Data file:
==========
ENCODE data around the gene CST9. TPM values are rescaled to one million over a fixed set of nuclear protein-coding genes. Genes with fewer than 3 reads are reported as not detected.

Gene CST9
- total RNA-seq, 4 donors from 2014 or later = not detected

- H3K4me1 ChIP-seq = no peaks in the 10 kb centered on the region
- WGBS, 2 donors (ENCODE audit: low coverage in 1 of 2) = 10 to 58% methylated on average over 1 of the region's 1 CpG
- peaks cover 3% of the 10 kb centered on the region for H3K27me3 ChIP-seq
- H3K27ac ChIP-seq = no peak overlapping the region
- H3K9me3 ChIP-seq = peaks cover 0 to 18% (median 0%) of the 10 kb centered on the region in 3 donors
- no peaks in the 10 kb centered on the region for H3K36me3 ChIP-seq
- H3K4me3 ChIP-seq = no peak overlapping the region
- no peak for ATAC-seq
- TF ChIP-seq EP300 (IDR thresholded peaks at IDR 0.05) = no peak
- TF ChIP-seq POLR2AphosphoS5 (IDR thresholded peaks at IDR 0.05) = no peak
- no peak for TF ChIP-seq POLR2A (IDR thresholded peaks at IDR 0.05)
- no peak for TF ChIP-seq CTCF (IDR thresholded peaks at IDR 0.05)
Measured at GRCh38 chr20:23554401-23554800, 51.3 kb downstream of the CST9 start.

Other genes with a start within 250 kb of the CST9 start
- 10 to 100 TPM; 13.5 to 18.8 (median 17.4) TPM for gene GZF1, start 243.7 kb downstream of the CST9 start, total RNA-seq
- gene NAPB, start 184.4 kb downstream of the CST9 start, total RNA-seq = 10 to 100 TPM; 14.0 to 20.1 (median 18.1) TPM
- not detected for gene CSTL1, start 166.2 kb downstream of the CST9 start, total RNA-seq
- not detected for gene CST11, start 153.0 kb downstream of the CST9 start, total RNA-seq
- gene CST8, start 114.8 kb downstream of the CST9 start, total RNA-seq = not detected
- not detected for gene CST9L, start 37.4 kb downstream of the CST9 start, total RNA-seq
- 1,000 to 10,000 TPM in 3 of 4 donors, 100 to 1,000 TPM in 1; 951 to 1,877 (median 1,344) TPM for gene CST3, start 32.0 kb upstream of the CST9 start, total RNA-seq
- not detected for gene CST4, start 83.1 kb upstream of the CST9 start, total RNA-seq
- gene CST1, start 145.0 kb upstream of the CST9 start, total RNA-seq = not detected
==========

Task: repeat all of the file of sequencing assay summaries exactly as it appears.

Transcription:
ENCODE data around the gene CST9. TPM values are rescaled to one million over a fixed set of nuclear protein-coding genes. Genes with fewer than 3 reads are reported as not detected.

Gene CST9
- total RNA-seq, 4 donors from 2014 or later = not detected

- H3K4me1 ChIP-seq = no peaks in the 10 kb centered on the region
- WGBS, 2 donors (ENCODE audit: low coverage in 1 of 2) = 10 to 58% methylated on average over 1 of the region's 1 CpG
- peaks cover 3% of the 10 kb centered on the region for H3K27me3 ChIP-seq
- H3K27ac ChIP-seq = no peak overlapping the region
- H3K9me3 ChIP-seq = peaks cover 0 to 18% (median 0%) of the 10 kb centered on the region in 3 donors
- no peaks in the 10 kb centered on the region for H3K36me3 ChIP-seq
- H3K4me3 ChIP-seq = no peak overlapping the region
- no peak for ATAC-seq
- TF ChIP-seq EP300 (IDR thresholded peaks at IDR 0.05) = no peak
- TF ChIP-seq POLR2AphosphoS5 (IDR thresholded peaks at IDR 0.05) = no peak
- no peak for TF ChIP-seq POLR2A (IDR thresholded peaks at IDR 0.05)
- no peak for TF ChIP-seq CTCF (IDR thresholded peaks at IDR 0.05)
Measured at GRCh38 chr20:23554401-23554800, 51.3 kb downstream of the CST9 start.

Other genes with a start within 250 kb of the CST9 start
- 10 to 100 TPM; 13.5 to 18.8 (median 17.4) TPM for gene GZF1, start 243.7 kb downstream of the CST9 start, total RNA-seq
- gene NAPB, start 184.4 kb downstream of the CST9 start, total RNA-seq = 10 to 100 TPM; 14.0 to 20.1 (median 18.1) TPM
- not detected for gene CSTL1, start 166.2 kb downstream of the CST9 start, total RNA-seq
- not detected for gene CST11, start 153.0 kb downstream of the CST9 start, total RNA-seq
- gene CST8, start 114.8 kb downstream of the CST9 start, total RNA-seq = not detected
- not detected for gene CST9L, start 37.4 kb downstream of the CST9 start, total RNA-seq
- 1,000 to 10,000 TPM in 3 of 4 donors, 100 to 1,000 TPM in 1; 951 to 1,877 (median 1,344) TPM for gene CST3, start 32.0 kb upstream of the CST9 start, total RNA-seq
- not detected for gene CST4, start 83.1 kb upstream of the CST9 start, total RNA-seq
- gene CST1, start 145.0 kb upstream of the CST9 start, total RNA-seq = not detected